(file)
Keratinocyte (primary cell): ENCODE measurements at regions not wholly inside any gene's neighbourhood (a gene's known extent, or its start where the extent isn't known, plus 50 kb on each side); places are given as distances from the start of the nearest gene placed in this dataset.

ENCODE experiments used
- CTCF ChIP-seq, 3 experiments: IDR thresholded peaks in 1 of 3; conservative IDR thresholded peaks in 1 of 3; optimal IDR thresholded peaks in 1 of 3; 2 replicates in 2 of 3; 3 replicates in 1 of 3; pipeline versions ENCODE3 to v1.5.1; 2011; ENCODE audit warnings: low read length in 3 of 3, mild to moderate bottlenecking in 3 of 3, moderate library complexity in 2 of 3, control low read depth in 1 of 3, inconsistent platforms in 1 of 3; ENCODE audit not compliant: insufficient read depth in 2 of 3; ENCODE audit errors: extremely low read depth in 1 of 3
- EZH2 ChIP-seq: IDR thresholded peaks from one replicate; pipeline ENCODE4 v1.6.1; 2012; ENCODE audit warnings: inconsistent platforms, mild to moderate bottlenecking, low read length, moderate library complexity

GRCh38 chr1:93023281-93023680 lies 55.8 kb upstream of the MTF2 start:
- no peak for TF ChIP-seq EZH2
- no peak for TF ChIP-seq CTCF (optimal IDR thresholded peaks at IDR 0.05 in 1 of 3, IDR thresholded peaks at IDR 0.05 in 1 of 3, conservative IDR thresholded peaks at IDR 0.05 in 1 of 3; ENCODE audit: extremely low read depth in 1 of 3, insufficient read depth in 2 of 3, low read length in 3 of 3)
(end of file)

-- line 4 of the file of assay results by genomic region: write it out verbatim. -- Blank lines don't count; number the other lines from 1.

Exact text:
- EZH2 ChIP-seq: IDR thresholded peaks from one replicate; pipeline ENCODE4 v1.6.1; 2012; ENCODE audit warnings: inconsistent platforms, mild to moderate bottlenecking, low read length, moderate library complexity